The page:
The world of nurse navigation is growing and changing. If you go to job site indeed.com and search “Nurse Navigator” you’ll see:
- Heart Failure Navigator
- Oncology Nurse Navigator
- Women’s Health Nurse Navigator
- Nurse Navigator – Interventional GI
- Orthopedic Nurse Navigator
- Remote Telehealth Nurse Navigator
- and many more
If these search results are any barometer on the expansion of the nurse navigator role, we are on our way to adding the role in many other complex diseases and high-acuity settings. That’s a good thing, in our view.
In a recent article called “What’s Your Orthopedic Patient Navigation Strategy”, the author said, “Nurse Navigators are widely used and now showing benefits in multiple areas of the healthcare system beyond oncology, from colonoscopy scheduling to chronic diseases…”
We see these navigators go by many other names, including Lay Navigator, Care Coordinator, Care Manager, Ambulatory Care Coordinator or Health Coach.
They are also fast becoming an integral part of population health efforts. Take Reid Hospital, for example. To connect deeper with patients, Reid Hospital repurposed some of its RN case managers to work in the health system’s physician practices. They engage with a subset of patients that have higher than average resource consumption and emergency department use, as well as an increased likelihood to be admitted to the hospital. The case managers — called disease or transition navigators depending on whether they help patients manage their chronic condition or successfully traverse different levels of care — connect with patients in person, striving to understand and resolve each individual’s unique barriers to care.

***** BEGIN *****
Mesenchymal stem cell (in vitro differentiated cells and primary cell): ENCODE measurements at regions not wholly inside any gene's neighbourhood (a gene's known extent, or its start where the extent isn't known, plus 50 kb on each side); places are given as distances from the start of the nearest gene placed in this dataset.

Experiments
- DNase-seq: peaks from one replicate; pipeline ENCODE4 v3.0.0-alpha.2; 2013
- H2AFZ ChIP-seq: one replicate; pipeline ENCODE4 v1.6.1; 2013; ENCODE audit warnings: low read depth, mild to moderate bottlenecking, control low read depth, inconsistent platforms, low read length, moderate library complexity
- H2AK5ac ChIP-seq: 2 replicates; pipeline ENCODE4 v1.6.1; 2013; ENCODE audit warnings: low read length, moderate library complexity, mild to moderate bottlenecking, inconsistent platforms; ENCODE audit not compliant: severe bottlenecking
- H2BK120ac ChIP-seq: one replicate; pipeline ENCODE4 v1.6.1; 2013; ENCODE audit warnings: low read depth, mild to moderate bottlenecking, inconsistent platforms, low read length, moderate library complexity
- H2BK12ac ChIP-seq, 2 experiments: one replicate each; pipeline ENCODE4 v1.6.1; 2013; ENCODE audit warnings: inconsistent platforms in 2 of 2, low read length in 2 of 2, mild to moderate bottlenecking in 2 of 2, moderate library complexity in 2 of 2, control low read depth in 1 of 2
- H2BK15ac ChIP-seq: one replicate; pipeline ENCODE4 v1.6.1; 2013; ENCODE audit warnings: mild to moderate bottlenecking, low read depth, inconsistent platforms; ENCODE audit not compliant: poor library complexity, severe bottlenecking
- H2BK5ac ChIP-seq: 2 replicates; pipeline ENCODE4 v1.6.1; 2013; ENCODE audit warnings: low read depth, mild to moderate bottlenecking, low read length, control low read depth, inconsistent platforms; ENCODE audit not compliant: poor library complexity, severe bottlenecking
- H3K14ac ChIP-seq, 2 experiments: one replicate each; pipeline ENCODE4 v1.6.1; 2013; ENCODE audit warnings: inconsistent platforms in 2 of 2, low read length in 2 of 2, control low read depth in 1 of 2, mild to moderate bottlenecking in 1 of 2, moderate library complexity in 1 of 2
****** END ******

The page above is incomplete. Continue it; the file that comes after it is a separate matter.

Oncology has paved the way. Now let’s watch this evolution closely!
Give Cordata your feedback: Is your health system adding navigators for other disease areas or specific populations? Are they modeling the navigator role after their established role in oncology?